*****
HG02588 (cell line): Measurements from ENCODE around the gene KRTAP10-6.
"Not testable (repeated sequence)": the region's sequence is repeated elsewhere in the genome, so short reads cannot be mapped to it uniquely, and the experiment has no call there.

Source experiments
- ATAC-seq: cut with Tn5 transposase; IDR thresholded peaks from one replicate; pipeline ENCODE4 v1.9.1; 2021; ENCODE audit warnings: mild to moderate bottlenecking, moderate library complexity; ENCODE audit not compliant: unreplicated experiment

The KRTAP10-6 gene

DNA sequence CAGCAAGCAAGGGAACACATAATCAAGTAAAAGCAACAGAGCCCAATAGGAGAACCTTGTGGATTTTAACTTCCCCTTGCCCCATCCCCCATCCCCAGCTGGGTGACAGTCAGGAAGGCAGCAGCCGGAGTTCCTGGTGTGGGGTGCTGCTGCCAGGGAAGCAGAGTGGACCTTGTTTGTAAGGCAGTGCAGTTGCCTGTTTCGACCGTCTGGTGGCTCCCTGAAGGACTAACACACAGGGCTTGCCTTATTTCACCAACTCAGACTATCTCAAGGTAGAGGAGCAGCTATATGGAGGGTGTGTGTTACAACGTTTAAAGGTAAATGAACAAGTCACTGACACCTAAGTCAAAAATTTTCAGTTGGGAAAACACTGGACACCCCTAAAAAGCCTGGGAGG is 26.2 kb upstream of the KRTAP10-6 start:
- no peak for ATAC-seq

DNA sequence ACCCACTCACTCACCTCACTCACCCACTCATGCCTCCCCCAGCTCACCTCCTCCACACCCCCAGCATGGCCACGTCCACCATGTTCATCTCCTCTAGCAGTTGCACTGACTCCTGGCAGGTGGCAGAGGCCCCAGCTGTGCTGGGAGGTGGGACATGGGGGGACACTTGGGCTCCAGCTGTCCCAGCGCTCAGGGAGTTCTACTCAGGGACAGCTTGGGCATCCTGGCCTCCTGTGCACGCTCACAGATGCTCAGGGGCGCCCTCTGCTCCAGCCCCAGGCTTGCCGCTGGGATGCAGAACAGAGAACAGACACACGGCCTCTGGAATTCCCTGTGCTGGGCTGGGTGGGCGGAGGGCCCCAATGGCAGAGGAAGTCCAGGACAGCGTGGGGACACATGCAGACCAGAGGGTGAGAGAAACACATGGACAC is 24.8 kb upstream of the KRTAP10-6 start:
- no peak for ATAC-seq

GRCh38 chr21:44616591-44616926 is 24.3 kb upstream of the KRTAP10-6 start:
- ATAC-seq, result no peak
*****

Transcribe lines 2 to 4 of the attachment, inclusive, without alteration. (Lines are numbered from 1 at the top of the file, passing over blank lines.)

"Not testable (repeated sequence)": the region's sequence is repeated elsewhere in the genome, so short reads cannot be mapped to it uniquely, and the experiment has no call there.

Source experiments
- ATAC-seq: cut with Tn5 transposase; IDR thresholded peaks from one replicate; pipeline ENCODE4 v1.9.1; 2021; ENCODE audit warnings: mild to moderate bottlenecking, moderate library complexity; ENCODE audit not compliant: unreplicated experiment